Sunday, May 01, 2011

"Pond would be good for you"

One of the favorite pastimes this Spring for the Hope of 21st Century Civilization--dashes 1 and 2 (H21CC-1 & 2) is slipping off down the hill from the Big House here at Eegeebeegee to the shores of Lake Brenda for a fishing trip with the Colonel.

The Colonel fishes.  The grandsons..., not so much.

Not unless you define "fishing" as peeling off every stitch of clothing and participating in a full, frontal frolic in the shallows.  

This afternoon the Colonel sat watching the two splash in a muddy froth at water's edge and was reminded of the scene in that cinematic classic, Caddyshack, when Bill Murray's character asks Chevy Chase's character if he had a pool at his place.

Chevy's character answers, "We've got a pool.  And a pond.  Pond would be good for you." 

That reminder sent the few remaining cells lying fallow in the amorphous goo settled in a cranny in the Colonel's brain-housing group into a dizzying dance down memory lane.  One particular memory parked in long-term parking at the synaptic terminal leapt to the fore and the Colonel remembered the first and next thirty times he watched Caddyshack.

Nearly three decades ago, the Colonel, then a brash young lieutenant, was assigned as the Training Officer for the HQ of the 31st Marine Amphibious Unit, forward deployed in the Western Pacific.  On amphibious shipping in those days movies were shown each night on the mess decks and in the officers' wardroom.  The movies were played on 16mm reel-to-reel projectors and flashed onto large screens.  Ships left port for several weeks at sea with a few dozen movies and would trade movies with the sister ships in their squadrons at sea.

Most of the movies were horrible.  Often, only one of a dozen would be worth watching at all, and when that one was determined, it was watched repeatedly.  

Caddyshack was the best of the bunch on one stint at sea, and that tells you exactly how bad the movies were that were given to ships at sea in those days.  On the night of its first showing in the wardroom, it was immediately re-wound and shown again.

Bill Murray blew up the gopher tunnels three times the next evening. 

By day three, many sailors and Marines on board the USS Tripoli had huge chunks of the movie's dialog memorized.  By the end of the first week, the sound was turned off while the movie played and members of the audience spoke the lines.  

In the wardroom one evening, instigated by a group of young officers, with whom the Colonel can neither confirm nor deny conspiracy, a majority of those who showed up to watch the twenty-something screening of Caddyshack were not in the required uniform of the day, but rather wore golf attire or a reasonable facsimile thereof.  The officers sat waiting on the ship's executive officer (aka: XO; second-in-command) to arrive so that the screening could begin (the Commanding Officer had his own mess and the XO, therefore, was the senior man in the wardroom).   

Every time the door to the wardroom would open, all eyes would turn expectantly to see the XO's reaction.  The XO was running a bit late this particular evening, attending to some important matter relative to keeping the water on the outside and late-comers were streaming into the wardroom, delayed by their own duties relative to keeping the water on the outside.  Each time, an officer would either enter in golf garb or quickly run back to his stateroom to change when he noticed the situation.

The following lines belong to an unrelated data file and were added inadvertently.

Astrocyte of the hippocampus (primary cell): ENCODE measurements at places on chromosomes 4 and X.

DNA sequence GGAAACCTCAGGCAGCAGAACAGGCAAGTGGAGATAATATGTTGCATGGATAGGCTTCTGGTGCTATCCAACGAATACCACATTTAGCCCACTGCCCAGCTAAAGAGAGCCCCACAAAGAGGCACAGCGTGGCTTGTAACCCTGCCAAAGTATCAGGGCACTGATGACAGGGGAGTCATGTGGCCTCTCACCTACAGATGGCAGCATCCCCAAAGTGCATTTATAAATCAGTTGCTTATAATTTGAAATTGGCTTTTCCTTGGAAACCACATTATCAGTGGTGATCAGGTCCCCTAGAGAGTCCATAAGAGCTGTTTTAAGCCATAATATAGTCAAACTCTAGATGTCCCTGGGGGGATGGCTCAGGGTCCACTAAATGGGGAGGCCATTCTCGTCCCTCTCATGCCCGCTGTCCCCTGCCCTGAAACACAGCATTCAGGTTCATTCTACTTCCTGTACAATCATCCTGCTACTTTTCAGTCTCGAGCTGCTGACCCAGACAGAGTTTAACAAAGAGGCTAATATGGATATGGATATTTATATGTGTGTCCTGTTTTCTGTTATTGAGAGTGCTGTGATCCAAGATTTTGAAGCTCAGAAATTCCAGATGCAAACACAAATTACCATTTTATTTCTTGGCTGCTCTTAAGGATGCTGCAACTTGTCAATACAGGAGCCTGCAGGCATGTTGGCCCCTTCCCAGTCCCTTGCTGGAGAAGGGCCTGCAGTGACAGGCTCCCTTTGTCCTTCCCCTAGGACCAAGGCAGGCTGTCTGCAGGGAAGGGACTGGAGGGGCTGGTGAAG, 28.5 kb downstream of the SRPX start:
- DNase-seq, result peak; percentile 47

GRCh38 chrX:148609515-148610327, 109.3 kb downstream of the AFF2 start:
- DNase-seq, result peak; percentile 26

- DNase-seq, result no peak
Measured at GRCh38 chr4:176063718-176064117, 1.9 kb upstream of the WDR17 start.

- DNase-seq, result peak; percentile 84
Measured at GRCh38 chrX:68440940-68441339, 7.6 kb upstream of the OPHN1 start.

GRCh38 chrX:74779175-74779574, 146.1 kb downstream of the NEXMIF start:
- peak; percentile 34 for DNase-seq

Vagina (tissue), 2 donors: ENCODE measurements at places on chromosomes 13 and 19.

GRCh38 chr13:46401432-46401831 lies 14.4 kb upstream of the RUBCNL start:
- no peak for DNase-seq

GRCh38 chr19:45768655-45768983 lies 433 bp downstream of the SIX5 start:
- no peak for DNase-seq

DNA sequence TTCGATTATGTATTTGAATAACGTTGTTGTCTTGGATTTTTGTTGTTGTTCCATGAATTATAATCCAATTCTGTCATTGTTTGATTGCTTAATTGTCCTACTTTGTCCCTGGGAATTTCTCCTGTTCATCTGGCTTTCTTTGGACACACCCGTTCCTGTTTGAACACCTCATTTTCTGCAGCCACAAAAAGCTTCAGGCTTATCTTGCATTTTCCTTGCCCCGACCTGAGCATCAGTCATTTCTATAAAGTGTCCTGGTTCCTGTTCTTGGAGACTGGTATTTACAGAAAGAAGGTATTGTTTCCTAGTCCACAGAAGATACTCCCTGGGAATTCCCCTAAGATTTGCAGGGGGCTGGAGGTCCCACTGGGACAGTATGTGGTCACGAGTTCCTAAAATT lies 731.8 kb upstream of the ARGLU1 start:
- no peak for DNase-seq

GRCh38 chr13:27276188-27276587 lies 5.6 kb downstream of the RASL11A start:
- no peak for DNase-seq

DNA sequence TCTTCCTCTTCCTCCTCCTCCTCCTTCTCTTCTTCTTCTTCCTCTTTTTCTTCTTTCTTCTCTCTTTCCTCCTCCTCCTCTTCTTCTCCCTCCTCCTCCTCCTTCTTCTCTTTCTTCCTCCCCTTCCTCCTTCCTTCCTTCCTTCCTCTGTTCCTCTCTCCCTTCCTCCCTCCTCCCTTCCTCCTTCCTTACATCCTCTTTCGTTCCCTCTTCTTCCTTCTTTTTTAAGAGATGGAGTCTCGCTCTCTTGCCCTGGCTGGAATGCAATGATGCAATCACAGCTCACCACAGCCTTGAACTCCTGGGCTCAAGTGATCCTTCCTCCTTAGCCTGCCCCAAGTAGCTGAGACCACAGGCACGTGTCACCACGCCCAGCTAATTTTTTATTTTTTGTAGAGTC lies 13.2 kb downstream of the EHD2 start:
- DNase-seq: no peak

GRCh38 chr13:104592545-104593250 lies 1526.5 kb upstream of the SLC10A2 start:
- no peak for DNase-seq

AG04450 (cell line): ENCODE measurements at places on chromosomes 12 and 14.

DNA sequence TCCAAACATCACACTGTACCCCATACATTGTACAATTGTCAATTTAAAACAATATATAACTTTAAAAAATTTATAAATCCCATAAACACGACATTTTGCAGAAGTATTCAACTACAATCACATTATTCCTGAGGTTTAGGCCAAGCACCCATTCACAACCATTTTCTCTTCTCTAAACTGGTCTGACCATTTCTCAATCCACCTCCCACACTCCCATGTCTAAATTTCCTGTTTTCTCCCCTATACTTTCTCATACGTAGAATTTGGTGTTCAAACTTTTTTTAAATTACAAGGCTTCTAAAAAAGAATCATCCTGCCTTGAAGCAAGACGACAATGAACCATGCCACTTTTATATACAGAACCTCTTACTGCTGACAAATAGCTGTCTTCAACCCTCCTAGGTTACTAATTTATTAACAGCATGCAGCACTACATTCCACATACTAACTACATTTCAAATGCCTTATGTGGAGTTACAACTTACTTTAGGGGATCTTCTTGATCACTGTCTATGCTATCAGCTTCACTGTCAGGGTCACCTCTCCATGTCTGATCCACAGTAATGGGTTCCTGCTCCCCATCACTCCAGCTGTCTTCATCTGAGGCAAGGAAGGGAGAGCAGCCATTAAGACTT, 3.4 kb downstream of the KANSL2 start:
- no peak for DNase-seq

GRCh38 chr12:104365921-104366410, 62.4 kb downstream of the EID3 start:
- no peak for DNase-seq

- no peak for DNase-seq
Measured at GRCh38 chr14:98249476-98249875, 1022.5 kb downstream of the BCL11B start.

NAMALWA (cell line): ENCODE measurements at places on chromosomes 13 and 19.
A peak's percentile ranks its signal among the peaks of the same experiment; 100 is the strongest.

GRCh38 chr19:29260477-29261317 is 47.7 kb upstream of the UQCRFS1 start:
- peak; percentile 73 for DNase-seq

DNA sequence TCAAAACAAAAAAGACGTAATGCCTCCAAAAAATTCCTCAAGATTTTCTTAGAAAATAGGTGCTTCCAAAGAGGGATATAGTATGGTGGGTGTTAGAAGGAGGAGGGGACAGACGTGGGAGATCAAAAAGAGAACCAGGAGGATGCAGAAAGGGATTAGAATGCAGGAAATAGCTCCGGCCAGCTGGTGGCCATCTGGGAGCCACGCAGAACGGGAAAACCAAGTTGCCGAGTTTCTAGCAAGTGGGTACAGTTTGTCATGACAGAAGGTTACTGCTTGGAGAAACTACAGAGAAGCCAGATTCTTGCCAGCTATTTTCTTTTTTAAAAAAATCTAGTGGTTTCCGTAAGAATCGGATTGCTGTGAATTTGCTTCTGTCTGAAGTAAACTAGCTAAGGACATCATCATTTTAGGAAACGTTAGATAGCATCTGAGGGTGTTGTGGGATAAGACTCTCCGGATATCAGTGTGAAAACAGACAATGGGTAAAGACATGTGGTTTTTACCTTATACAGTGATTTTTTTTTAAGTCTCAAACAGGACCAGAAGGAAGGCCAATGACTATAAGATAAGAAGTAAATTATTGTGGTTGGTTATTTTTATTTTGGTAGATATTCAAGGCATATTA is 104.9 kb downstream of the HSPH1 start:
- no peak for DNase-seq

The XO was a man not particularly known for his sense of humor.  The atmosphere in the wardroom full of officers in unauthorized attire was a mixture of nervous giggling and tense anticipation.  More than a few officers thought better of the whole deal and slipped out of the wardroom to change back into the uniform of the day--only to be met by a chorus of cat-calls when they returned.

At last, the door to the wardroom opened and the XO strode into the room.  Before he could launch into his customary "Lights, camera, action!," he was stopped short by the undisciplined sea of non-uniformed officers flooding his normally highly disciplined and formal wardroom. 

The XO's head swung back and forth, and a deep frown slowly took control of his facial features.  He spun on his heel and left the wardroom, slamming the door behind him.

Several other timid souls bolted out behind him.  The rest sat in stunned silence.  One of the ship's department heads finally stood and addressed his fellow department heads.

"We probably shouldn't wait for the XO to summon us.  Let's go to his office."

They left, and the rest became..., well, restless.  Several more timid souls bolted to change back to the uniform of the day.

Suddenly, the wardroom door slammed open and a voice boomed, "Attention on deck!"    

The XO strode in wearing a brightly colored shirt and the loudest pair of plaid trousers this side of Baton Rouge.  "Gentlemen," he declared in a serious tone, "I apologize for my earlier appearance in an improper uniform.  As for those of you not in the proper uniform,"  he motioned to his own attire, "for this evening, and this evening alone, you are excused and may return when properly attired."   

The Colonel is thankful that the dwindling collection of cognitive cells in his grey matter can still cobble together that particular memory.  It's a good one.  Still displaces his perpetual frown with a smile to this day. 
    
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